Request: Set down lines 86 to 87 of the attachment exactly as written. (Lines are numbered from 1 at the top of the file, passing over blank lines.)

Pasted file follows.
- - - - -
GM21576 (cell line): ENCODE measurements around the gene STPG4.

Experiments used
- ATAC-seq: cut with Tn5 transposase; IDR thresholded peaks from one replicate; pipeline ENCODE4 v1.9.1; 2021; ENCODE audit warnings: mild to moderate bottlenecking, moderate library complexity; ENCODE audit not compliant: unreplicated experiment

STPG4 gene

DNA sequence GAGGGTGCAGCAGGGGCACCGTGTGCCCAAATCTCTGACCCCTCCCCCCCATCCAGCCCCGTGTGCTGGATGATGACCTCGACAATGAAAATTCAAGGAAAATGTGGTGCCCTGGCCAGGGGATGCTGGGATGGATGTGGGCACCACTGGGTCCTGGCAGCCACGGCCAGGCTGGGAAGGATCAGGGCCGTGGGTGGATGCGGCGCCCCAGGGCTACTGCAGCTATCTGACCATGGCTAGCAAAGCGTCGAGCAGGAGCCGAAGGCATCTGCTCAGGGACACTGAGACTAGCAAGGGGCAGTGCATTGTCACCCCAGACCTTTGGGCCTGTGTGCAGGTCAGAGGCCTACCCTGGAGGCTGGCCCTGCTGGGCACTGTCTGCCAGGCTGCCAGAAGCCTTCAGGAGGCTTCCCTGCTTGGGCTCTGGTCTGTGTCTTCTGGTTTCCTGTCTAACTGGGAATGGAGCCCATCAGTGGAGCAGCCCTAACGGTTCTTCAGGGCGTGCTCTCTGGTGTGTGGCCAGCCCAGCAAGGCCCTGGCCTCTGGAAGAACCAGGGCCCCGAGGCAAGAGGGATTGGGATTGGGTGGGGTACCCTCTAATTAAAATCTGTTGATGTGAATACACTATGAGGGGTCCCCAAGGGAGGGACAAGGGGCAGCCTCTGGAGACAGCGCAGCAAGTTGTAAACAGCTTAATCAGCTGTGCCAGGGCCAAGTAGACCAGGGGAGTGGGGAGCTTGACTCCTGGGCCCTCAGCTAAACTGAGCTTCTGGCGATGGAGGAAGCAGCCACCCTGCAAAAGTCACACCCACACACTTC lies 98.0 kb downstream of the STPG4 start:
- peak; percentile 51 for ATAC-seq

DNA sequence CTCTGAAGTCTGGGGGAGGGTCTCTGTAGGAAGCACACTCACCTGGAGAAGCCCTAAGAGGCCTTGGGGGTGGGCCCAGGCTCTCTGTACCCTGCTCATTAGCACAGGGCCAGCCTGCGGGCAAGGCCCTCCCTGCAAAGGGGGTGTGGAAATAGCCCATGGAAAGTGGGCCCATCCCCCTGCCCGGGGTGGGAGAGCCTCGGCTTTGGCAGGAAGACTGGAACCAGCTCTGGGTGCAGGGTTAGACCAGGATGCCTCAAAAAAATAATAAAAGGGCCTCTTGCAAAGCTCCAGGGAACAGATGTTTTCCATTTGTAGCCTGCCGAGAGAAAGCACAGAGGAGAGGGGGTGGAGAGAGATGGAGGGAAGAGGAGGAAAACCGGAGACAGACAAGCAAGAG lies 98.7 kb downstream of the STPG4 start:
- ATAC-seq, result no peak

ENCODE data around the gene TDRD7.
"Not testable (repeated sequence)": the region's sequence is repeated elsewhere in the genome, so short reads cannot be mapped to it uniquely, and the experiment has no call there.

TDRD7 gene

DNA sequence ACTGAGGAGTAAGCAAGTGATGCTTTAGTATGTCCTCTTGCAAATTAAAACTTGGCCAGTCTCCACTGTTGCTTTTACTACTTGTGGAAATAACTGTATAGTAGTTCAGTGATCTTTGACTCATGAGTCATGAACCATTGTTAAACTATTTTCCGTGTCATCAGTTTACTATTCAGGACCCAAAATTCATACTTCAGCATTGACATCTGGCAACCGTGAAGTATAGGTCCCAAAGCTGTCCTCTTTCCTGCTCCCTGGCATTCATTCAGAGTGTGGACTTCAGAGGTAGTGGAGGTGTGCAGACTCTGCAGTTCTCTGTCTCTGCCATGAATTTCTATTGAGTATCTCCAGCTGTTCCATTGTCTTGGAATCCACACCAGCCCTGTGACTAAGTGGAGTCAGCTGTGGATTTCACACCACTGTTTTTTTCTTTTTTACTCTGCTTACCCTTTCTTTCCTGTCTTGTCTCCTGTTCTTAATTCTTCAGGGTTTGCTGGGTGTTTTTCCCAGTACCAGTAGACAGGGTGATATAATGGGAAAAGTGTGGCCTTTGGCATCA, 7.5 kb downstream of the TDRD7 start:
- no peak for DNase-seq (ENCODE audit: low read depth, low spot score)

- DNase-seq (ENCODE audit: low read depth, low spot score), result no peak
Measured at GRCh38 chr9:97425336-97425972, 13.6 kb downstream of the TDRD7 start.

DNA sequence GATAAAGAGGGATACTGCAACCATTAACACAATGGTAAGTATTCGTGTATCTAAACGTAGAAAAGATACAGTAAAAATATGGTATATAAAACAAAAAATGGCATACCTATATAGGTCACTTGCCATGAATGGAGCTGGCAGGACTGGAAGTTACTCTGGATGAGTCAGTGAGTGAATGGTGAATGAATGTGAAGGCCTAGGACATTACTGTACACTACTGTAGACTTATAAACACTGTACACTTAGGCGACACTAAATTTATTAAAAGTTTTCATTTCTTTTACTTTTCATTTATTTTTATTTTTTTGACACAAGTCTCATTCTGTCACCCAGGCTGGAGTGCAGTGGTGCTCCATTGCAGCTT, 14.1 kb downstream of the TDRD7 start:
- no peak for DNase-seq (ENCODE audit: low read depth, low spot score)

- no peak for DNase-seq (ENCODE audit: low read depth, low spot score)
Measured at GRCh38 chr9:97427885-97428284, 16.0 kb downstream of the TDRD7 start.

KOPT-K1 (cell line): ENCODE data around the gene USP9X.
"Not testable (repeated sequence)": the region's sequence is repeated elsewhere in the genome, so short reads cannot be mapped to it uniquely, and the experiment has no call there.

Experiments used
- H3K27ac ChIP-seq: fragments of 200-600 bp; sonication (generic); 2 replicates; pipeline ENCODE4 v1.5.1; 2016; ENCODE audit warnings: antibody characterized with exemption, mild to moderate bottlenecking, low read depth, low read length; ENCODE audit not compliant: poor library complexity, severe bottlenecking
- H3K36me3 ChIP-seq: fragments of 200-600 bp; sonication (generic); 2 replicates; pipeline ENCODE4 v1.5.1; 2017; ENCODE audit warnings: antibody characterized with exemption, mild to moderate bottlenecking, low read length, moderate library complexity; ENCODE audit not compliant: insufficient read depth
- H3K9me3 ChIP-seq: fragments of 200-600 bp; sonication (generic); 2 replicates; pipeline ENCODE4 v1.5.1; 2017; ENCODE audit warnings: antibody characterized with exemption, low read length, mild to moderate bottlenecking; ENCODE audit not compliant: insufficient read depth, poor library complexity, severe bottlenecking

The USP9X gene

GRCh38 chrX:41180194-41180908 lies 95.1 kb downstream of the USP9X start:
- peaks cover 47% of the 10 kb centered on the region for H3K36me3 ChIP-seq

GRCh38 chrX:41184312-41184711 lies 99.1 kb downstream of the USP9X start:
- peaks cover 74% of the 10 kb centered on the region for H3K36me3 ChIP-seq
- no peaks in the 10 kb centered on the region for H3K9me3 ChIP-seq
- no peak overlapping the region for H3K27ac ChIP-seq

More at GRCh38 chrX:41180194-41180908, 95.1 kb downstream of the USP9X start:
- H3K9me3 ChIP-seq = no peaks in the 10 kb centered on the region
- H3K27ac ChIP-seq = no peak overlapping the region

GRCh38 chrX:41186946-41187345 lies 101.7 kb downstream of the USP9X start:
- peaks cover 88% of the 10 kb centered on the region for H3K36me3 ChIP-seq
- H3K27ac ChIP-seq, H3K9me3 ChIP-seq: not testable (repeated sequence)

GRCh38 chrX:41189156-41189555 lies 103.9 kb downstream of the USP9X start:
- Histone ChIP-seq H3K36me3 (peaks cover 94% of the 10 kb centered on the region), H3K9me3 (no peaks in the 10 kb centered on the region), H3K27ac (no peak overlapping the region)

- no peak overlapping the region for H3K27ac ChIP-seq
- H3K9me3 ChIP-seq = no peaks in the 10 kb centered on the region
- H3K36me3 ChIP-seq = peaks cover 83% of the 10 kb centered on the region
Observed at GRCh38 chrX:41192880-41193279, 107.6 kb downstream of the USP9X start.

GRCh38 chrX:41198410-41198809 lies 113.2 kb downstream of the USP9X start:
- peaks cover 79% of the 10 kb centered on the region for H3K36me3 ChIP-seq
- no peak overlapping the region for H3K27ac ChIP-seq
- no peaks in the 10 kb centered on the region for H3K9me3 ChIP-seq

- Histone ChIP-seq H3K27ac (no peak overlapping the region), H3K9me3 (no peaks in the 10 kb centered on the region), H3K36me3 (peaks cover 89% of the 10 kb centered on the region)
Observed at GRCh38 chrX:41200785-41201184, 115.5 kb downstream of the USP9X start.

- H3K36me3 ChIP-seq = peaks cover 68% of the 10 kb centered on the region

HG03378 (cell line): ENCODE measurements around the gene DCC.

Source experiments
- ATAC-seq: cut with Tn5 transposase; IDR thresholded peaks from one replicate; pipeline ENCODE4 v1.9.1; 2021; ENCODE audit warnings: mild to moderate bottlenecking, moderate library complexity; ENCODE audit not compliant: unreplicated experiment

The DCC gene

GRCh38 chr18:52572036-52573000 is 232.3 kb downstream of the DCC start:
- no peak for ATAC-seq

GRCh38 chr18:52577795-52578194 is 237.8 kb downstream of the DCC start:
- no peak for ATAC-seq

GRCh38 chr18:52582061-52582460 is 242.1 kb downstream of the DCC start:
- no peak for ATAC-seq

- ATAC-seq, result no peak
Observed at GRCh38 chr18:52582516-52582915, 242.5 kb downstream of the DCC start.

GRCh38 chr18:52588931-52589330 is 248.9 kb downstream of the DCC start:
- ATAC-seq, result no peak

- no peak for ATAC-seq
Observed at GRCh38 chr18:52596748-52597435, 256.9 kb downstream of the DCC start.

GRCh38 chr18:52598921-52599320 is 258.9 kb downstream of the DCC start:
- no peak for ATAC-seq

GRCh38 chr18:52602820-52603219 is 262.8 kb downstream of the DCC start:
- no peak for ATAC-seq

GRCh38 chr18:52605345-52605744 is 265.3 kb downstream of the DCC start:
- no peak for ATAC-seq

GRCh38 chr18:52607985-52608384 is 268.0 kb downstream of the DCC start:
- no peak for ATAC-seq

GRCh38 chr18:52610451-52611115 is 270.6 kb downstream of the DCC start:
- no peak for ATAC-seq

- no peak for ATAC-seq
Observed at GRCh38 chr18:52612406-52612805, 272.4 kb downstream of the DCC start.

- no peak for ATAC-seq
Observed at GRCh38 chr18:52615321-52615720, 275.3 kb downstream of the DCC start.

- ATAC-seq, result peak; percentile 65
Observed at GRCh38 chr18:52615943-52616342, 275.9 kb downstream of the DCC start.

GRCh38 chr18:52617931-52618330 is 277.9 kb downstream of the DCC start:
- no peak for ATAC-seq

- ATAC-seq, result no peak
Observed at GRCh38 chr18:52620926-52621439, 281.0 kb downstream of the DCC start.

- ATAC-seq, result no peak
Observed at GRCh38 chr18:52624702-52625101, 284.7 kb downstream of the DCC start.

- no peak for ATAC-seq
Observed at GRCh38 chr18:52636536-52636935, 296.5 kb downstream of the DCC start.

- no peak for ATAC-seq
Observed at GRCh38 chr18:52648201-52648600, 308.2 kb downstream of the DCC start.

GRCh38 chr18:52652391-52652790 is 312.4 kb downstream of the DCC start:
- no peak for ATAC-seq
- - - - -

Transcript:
- ATAC-seq, result no peak
Observed at GRCh38 chr18:52620926-52621439, 281.0 kb downstream of the DCC start.